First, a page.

Skip to main content
×
Home
    • Aa
    • Aa

Effect of the fat composition of a single high-fat meal on inflammatory markers in healthy young women

  • Mari C. W. Myhrstad (a1), Ingunn Narverud (a1) (a2), Vibeke H. Telle-Hansen (a1) (a2), Toni Karhu (a3), Daniel Bødtker Lund (a1), Karl-Heinz Herzig (a3), Markus Makinen (a3), Bente Halvorsen (a4) (a5), Kjetil Retterstøl (a6), Bente Kirkhus (a7) (a8), Linda Granlund (a7), Kirsten B. Holven (a2) and Stine M. Ulven (a1)...
Abstract

The aim of the present study was to examine the effect of a single high-fat meal with different fat quality on circulating inflammatory markers and gene expression in peripheral blood mononuclear cells (PBMC) to elucidate the role of fat quality on postprandial inflammation. A postprandial study with fourteen healthy females consuming three test meals with different fat quality was performed. Test days were separated by 2 weeks. Fasting and postprandial blood samples at 3 and 6 h after intake were analysed. The test meal consisted of three cakes enriched with coconut fat (43 % energy as saturated fat and 1 % energy as α-linolenic acid (ALA)), linseed oil (14 % energy as ALA and 30 % energy as saturated fat) and cod liver oil (5 % energy as EPA and DHA and 5 % energy as ALA in addition to 31 % energy as saturated fat). In addition, ex vivo PBMC experiments were performed in eight healthy subjects investigating the effects of EPA and ALA on release and gene expression of inflammatory markers. The IL-8 mRNA level was significantly increased after intake of the cod liver oil cake at 6 h compared with fasting level, which was significantly different from the effect observed after the intake of linseed cake. In contrast, no effect was seen on circulating level of IL-8. In addition, ALA and EPA were shown to elicit different effects on the release and mRNA expression levels of inflammatory markers in PBMC cultured ex vivo, with EPA having the most prominent pro-inflammatory potential.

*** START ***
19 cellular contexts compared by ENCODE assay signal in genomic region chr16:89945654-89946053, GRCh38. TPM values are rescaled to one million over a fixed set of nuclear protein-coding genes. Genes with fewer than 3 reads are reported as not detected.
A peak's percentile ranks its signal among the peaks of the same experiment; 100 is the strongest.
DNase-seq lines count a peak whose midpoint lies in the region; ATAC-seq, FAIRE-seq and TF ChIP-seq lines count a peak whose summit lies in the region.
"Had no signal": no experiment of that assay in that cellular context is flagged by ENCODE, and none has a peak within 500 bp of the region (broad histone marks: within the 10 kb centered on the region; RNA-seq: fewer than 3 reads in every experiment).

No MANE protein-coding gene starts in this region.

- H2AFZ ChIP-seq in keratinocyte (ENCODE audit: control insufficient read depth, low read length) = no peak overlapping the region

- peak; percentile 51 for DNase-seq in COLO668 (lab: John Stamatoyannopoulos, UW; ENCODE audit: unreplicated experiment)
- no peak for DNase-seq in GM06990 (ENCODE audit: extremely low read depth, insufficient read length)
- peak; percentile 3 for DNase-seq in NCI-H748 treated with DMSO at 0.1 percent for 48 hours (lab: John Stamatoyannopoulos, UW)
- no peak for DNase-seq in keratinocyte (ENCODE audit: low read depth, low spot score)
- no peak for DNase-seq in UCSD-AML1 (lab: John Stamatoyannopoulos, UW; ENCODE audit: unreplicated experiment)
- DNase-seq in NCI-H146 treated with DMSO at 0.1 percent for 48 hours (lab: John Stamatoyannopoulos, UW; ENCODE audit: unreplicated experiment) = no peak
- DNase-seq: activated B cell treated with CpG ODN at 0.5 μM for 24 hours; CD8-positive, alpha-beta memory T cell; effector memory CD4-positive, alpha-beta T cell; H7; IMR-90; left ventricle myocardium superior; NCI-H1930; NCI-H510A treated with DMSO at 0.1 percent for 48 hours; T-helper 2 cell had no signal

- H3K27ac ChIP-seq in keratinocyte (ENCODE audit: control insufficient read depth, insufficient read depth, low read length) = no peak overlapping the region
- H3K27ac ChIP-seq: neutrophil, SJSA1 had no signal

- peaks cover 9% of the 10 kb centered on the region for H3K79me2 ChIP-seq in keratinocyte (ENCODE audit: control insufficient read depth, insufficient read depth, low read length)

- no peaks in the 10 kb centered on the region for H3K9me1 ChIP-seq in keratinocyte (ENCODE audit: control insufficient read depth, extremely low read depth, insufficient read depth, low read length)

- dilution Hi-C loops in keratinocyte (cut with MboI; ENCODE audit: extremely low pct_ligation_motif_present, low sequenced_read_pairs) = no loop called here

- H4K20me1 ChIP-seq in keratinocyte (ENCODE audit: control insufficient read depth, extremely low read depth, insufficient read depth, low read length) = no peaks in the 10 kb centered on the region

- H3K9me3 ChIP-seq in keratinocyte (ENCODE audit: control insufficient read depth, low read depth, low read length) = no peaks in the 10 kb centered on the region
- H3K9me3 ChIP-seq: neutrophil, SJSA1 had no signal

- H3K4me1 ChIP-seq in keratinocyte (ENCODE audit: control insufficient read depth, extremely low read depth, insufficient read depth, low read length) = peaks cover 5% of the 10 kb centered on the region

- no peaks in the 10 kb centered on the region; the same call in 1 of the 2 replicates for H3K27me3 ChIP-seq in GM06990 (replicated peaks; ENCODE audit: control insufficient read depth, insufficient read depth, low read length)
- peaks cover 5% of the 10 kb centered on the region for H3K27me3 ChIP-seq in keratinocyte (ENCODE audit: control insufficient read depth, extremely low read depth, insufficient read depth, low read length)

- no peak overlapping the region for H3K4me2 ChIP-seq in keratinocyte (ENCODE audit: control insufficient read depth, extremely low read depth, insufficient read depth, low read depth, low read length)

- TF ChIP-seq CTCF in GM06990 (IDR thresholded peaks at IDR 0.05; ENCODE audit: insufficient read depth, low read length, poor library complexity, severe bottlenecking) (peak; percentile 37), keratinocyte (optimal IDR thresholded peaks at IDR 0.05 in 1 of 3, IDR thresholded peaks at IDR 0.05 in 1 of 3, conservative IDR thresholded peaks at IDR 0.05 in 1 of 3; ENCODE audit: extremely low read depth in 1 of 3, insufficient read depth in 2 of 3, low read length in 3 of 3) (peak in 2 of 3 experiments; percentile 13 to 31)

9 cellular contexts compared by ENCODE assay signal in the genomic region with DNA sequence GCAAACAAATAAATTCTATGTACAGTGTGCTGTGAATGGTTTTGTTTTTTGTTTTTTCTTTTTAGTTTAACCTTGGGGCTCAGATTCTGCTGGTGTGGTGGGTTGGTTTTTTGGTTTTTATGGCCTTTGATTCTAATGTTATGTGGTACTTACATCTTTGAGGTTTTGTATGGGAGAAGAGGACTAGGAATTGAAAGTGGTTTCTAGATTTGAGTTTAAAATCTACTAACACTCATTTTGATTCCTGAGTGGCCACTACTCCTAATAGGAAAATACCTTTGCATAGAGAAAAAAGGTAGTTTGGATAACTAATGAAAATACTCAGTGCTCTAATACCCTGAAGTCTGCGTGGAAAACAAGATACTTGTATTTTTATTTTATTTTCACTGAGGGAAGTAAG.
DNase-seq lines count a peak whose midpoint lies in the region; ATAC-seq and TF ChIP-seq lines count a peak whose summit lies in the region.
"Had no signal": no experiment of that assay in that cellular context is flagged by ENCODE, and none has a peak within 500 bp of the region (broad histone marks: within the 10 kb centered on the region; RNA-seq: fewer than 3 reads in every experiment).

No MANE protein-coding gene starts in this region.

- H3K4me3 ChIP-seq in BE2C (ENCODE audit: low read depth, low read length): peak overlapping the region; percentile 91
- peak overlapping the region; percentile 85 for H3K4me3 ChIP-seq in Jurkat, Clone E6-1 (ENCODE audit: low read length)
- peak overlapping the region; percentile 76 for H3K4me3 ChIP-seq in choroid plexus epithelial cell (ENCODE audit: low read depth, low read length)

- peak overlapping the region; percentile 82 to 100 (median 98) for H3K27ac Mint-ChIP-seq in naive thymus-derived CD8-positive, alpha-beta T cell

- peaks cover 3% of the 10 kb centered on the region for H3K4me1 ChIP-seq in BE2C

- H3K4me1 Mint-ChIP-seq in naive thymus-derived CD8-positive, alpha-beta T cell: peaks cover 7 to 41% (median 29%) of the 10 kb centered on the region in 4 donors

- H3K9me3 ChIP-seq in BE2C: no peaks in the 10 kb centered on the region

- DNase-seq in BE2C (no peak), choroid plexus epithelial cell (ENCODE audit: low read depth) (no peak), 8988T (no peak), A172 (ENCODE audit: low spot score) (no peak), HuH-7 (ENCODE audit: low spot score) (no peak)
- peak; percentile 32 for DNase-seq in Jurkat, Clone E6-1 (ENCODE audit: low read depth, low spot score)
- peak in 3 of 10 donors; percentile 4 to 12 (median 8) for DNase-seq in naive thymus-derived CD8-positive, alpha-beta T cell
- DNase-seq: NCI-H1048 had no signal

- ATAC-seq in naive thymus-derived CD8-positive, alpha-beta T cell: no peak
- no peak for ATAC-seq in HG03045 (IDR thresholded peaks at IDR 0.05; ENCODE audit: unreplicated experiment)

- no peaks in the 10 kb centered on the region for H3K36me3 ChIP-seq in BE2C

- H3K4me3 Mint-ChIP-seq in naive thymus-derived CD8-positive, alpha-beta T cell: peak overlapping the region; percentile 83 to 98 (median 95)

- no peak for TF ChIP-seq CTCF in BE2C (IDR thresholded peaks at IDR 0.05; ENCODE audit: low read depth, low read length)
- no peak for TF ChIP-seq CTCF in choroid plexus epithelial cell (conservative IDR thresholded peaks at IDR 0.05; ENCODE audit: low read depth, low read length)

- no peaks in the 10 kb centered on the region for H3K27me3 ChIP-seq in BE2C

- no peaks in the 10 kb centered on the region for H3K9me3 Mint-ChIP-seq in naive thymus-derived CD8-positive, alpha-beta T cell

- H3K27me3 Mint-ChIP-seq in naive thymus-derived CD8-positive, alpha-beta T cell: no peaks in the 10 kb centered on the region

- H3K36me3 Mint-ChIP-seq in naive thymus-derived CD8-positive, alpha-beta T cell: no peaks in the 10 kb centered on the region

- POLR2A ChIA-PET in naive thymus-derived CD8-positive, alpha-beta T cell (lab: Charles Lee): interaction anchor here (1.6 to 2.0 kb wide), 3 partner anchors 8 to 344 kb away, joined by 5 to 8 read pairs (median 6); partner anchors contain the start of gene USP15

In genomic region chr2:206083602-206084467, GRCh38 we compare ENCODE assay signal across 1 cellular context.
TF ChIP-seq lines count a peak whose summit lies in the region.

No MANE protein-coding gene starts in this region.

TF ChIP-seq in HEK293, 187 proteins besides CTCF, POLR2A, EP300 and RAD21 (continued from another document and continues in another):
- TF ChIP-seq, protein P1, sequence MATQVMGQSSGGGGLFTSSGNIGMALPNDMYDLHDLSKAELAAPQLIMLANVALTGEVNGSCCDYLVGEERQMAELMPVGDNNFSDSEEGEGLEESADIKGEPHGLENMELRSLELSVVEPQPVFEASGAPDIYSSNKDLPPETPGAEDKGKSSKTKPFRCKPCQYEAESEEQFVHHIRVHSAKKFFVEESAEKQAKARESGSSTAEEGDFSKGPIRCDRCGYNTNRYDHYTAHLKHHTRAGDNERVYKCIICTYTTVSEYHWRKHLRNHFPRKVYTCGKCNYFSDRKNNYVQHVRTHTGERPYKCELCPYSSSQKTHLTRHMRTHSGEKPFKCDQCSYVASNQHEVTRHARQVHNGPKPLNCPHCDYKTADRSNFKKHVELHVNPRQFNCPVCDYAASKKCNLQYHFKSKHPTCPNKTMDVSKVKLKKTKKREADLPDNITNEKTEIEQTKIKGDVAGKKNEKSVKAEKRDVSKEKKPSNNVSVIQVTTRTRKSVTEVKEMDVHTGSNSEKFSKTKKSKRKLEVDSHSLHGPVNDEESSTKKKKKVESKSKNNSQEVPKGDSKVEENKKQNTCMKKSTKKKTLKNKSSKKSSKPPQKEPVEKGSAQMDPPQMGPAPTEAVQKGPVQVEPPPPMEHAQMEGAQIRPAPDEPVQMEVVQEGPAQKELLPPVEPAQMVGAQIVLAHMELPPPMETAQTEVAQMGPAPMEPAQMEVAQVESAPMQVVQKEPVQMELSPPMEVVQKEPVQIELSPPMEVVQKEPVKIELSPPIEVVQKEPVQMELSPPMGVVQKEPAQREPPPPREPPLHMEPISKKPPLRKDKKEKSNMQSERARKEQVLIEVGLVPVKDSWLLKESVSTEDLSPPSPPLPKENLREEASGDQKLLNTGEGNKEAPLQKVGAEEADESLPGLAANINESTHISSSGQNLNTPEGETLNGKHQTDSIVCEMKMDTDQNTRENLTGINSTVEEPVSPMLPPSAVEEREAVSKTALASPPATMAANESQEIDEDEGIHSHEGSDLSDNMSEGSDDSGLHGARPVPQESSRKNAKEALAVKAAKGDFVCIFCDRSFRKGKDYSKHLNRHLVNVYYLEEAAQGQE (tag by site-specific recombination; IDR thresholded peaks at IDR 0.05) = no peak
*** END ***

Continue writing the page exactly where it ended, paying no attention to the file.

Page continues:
• View HTML
    • Send article to Kindle

      To send this article to your Kindle, first ensure no-reply@cambridge.org is added to your Approved Personal Document E-mail List under your Personal Document Settings on the Manage Your Content and Devices page of your Amazon account. Then enter the ‘name’ part of your Kindle email address below. Find out more about sending to your Kindle.

      Note you can select to send to either the @free.kindle.com or @kindle.com variations. ‘@free.kindle.com’ emails are free but can only be sent to your device when it is connected to wi-fi. ‘@kindle.com’ emails can be delivered even when you are not connected to wi-fi, but note that service fees apply.

      Find out more about the Kindle Personal Document Service.

      Effect of the fat composition of a single high-fat meal on inflammatory markers in healthy young women
      Available formats
      ×
      Send article to Dropbox

      To send this article to your Dropbox account, please select one or more formats and confirm that you agree to abide by our usage policies. If this is the first time you use this feature, you will be asked to authorise Cambridge Core to connect with your Dropbox account. Find out more about sending content to Dropbox.

      Effect of the fat composition of a single high-fat meal on inflammatory markers in healthy young women
      Available formats
      ×
      Send article to Google Drive

      To send this article to your Google Drive account, please select one or more formats and confirm that you agree to abide by our usage policies. If this is the first time you use this feature, you will be asked to authorise Cambridge Core to connect with your Google Drive account. Find out more about sending content to Google Drive.

      Effect of the fat composition of a single high-fat meal on inflammatory markers in healthy young women
      Available formats
      ×
Copyright
Corresponding author
*Corresponding author: Dr Stine Marie Ulven, fax +47 64 849002, email StineMarie.Ulven@hiak.no
Recommend this journal

Email your librarian or administrator to recommend adding this journal to your organisation's collection.

British Journal of Nutrition
  • ISSN: 0007-1145
  • EISSN: 1475-2662
  • URL: /core/journals/british-journal-of-nutrition
Please enter your name
Please enter a valid email address
Who would you like to send this to? *
×

Keywords:

Metrics

Altmetric attention score

Full text views

Total number of HTML views: 22
Total number of PDF views: 125 *
Loading metrics...

Abstract views

Total abstract views: 233 *
Loading metrics...

* Views captured on Cambridge Core between September 2016 - 24th June 2017. This data will be updated every 24 hours.